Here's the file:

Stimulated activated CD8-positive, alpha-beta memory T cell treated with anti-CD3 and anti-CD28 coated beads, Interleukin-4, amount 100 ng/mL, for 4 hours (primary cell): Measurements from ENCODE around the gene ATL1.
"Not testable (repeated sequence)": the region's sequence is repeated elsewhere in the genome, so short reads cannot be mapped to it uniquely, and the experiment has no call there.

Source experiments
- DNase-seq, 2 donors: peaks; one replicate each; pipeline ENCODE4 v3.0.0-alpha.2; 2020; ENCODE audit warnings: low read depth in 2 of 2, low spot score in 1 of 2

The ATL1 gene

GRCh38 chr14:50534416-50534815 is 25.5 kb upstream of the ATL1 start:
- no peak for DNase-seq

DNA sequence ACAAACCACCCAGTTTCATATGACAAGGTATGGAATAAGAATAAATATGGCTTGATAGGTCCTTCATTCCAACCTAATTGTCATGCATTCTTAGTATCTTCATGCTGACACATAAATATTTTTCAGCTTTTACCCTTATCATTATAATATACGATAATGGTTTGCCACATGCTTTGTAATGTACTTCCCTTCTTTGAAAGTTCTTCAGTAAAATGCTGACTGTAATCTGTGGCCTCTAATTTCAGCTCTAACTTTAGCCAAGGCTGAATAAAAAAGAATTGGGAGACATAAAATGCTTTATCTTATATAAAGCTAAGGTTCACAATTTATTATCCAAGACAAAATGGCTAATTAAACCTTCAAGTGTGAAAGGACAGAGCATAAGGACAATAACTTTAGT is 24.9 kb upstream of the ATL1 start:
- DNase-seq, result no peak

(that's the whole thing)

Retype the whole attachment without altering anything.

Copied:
Stimulated activated CD8-positive, alpha-beta memory T cell treated with anti-CD3 and anti-CD28 coated beads, Interleukin-4, amount 100 ng/mL, for 4 hours (primary cell): Measurements from ENCODE around the gene ATL1.
"Not testable (repeated sequence)": the region's sequence is repeated elsewhere in the genome, so short reads cannot be mapped to it uniquely, and the experiment has no call there.

Source experiments
- DNase-seq, 2 donors: peaks; one replicate each; pipeline ENCODE4 v3.0.0-alpha.2; 2020; ENCODE audit warnings: low read depth in 2 of 2, low spot score in 1 of 2

The ATL1 gene

GRCh38 chr14:50534416-50534815 is 25.5 kb upstream of the ATL1 start:
- no peak for DNase-seq

DNA sequence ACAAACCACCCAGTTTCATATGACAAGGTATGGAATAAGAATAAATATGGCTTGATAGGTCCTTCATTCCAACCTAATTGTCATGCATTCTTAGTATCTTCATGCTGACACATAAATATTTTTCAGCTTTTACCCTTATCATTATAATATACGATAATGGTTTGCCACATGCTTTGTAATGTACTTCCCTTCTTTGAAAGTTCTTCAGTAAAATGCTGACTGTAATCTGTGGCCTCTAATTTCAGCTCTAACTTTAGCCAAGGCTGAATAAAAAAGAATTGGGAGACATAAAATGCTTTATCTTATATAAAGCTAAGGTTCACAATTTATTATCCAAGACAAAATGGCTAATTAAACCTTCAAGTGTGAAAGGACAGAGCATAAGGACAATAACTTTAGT is 24.9 kb upstream of the ATL1 start:
- DNase-seq, result no peak